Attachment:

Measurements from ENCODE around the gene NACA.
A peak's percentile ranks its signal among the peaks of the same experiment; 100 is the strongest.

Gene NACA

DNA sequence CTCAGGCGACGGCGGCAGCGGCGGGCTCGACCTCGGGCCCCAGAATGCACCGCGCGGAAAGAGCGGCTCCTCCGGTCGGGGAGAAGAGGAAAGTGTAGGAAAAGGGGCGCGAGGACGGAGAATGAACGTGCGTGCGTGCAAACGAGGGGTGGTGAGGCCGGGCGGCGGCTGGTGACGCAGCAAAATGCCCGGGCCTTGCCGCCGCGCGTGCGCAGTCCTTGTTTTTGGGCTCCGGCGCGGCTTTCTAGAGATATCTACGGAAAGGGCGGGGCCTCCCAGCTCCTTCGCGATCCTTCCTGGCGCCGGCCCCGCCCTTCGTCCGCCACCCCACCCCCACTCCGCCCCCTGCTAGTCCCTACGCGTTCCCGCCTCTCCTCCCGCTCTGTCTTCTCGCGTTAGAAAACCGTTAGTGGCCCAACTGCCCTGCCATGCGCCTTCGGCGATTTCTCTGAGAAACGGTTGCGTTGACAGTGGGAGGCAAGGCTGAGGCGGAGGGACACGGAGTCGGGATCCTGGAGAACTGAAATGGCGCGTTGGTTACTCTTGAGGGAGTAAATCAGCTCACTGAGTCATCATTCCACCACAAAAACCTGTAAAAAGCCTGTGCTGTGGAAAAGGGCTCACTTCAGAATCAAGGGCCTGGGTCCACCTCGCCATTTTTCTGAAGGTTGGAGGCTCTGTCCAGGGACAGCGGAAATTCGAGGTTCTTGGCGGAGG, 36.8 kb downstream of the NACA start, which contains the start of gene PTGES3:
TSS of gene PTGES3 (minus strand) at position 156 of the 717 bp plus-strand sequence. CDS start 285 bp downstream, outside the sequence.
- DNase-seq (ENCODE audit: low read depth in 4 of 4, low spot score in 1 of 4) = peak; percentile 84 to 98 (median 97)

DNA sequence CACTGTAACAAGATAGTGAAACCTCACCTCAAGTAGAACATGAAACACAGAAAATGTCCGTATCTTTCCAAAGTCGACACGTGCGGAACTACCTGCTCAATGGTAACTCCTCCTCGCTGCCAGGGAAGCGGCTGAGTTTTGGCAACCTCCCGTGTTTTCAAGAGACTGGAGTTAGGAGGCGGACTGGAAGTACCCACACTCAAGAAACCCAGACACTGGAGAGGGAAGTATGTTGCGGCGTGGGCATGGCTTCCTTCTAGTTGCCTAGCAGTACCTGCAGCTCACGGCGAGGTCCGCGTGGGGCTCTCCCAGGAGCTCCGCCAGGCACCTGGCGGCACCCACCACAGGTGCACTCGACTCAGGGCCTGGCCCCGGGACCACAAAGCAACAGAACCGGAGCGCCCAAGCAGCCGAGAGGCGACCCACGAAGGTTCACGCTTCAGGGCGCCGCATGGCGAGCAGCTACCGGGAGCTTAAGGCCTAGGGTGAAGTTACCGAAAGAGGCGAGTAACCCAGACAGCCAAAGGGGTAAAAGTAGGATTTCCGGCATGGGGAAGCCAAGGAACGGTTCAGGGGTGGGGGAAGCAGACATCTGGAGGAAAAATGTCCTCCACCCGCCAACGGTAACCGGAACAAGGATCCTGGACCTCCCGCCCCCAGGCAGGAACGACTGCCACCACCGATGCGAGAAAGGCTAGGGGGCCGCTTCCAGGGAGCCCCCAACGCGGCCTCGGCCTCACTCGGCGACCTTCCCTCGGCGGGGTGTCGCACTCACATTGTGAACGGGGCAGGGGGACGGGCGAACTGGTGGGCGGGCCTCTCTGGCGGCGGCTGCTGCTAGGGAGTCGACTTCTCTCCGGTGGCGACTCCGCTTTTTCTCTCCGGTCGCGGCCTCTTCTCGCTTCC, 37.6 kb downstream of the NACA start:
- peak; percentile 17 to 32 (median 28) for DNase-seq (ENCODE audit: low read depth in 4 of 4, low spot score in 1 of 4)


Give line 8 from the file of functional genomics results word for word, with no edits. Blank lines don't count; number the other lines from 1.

- peak; percentile 17 to 32 (median 28) for DNase-seq (ENCODE audit: low read depth in 4 of 4, low spot score in 1 of 4)